Serusier had acted ad interpreter of Gauguin. It is therefore logical to suppose that of all the Nabis Serusier‘s work should be the most indebted to the master of Pont-Aven. He conscientiously applied himself to Cloisonnism, working with smooth layers of paint. He was even captivated, like Gauguin, with Brittany, the source of his favourite themes. He treated landscapes (The Sea at Le Pouldu), scenes from folklore (The Pardon) and imaginary scenes borrowed from literary Symbolism. Yet in temperament Serusier was completely different frim Gauguin, with none of his robustness or powerful gift for synthesis; he showed instead a certain slackness of line and a disregard for the vigorous effects of foreshortening. As a colourist , too , Serusier was less bold , although he had both taste and originality. He was a true Nabi in that he always attenuated, at almost extinguished, his effects. What, in fact, fundamentally distinguishes him frim Gauguin in his personal outlook on the world. Both were attracted to the archaic and primitive, but in Gauguin’s case archaism was a dimension immediately transmitted to him by the Landscape he was handling: his painting somehow served as a means of penetrating the powerful truth he discovered in a landscape. In Serusier’s case , however, archaism was more a lingering scent of “once upon a time” which he enjoyed imagining and transferring on to canvas. His painting recalls the melancholy atmosphere of eternally sunken legends.
In Maurice Denis the influence of Gauguin was tempered by the decisive influence of Puvis de Chavannes : although inspired by the latter’s discreetly assured and decorative, style, he rejected his ascetic palette in favour of a more individual colour technique composed of slim, even brushstrokes which create a fresh and delicate atmosphere composed of orange, pink, lilac and almond green. The resulting effect is rather ethereal, and to modern eyes dated, yet the charm, tenderness, innocence and enraptured earnestness of Denis’s style still strikes home. Besides, it was inevitable that with his particular gifts and logical turn of mind Denis should devote himself to the renewal of sacred art. In 1919 he co-founded, with Georges Desvallieres, the Ateliers d’art sacre and fervently concentrated on reviving religious art, extremely decadent in the 19th century.
The work of Edouard Vuillard is probably the most typical and exquisite testimony of Nabism extant. Up until 1900 Vuillard certainly put into practice the guiding principles of Nabism with more freedom, boldness and fidelity than any other member of the group. Hid first interest was in theatre décor; he them turned to poster art for the Theatre de l’Euvre, advertisement hoardings (such as the series of the Parisian parks) and lastly to painting . In many ways he found that Japanese art confirmed his particular gifts: the way in which perspective was abolished leaving lines and brushstrokes to suggest space. Yet Vuillard swiftly evolved a less deliberate style. His outlines lost their conciseness and his manner became freer and his brushstroke smudgier; objects and figures tended to merge into a decorative whole in which fabrics and wall paper play an important part, often creating a speckled fantasy. By 1900 he had reached his artistic maturity within Nabism. Without profaning his talent as an artist, he took up conservative attitude similar to that of Denis and Serusier . He examined Impressionism, traditional Dutch interior painting, the style of the 17th century French school and after 1900 turned his attention to Degas – all which injected new realism into his brand of intimism. From 1914 onwards he became absorbed in portraiture and in perfecting this genre, which provided excellent opportunity for his acute observation and informatory intent.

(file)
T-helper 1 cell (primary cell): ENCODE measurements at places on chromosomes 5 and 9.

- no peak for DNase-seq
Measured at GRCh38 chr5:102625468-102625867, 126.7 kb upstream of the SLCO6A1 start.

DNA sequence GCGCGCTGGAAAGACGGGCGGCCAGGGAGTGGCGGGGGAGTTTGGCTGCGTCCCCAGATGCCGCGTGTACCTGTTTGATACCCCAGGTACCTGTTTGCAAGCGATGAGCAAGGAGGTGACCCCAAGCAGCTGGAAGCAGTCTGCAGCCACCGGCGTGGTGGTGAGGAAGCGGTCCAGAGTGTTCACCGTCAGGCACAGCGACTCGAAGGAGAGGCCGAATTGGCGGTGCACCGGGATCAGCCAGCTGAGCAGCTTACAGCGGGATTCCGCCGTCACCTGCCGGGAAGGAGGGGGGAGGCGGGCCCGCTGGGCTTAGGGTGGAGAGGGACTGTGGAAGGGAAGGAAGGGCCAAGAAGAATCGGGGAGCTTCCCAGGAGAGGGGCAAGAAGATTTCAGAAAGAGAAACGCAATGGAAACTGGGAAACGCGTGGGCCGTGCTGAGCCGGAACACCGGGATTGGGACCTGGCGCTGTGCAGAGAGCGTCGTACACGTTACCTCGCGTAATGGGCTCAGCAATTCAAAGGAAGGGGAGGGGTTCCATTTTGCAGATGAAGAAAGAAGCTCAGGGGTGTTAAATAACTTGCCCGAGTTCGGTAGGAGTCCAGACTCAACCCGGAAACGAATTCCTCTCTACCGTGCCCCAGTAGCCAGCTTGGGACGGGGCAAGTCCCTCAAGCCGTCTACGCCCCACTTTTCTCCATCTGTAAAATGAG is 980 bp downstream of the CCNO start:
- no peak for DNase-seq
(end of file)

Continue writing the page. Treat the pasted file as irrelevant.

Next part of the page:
Bonnard, a “drop-out” law student, was a typical Parisian and also very attached to his background; but his affection for it filtered through an attentive sort of malice. He was more attracted by domestic scenes that by quaint interiors, and perhaps even more fascinated by street scenes and Parisian life. Of all the Nabis, Bonnard was supposedly the most influenced by the Japanese style. His palette is typical of Nabist asceticism and exults in dark greys and maroons. The majority of Bonnard’s work during his Nabist period consists of sketches, posters and lithographs whose minimal outlines freely reflect the artist’ lively vagaries. During the period from 1898 to 1912 Bonnard developed a liking for Degas and the Impressionism, and executed a series of nudes, landscapes and still-life studies. However, he never prided himself on realistically and exclusively analysing the quality of life. He must have realised that this technique had its limitations, for from 1912 to 1921 he gave more serious attention to form and consequently devoted more time to drawing, where his supple outlines give fluidity rather that immobility to form. Bonnard was the only Nabi capable of continuous evolution. In occasionally referring back to his precursors he was only looking for an answering echo to his own problems and also for the stimulus to surmount them.
Fairly late in joining the Nabis, Vallotton conscientiously followed the methods of the grout from about 1890 until 1900. Like Bonnard and Vuillard he examined the contemporary scene in portraits , genre scenes , street and beach scenes, with the occasional nude and landscape. However , his perspective was less fluid and more solid than theirs ,and consequently more akin to Gauguin’s . In his paintings, and to a greater extent in his lithographs and wood engravings, he also displayed an acid, somewhat ill-natured playfulness, which recalls in some measure the Expressionists.
Paul Ranson, one of the earliest Nabis, who unfortunately died a premature death. He indisputably possessed the same tendencies ad Denis and Serusier since he resembled them in his thoughtful temperament and taste for mystery which verged, probably due to Redon’s influence on fantasy and Symbolism. Nevertheless , his minutely realistic technique was never entirely free form convention. Ranson was a teacher by vocation, and in 1908 opened the academy which was named after him.
Art: Architecture, Painting, Sculpture, Graphics, Techniques, Bath, 2011.
Shone, Richard: The Post-Impressionism, London, 1979.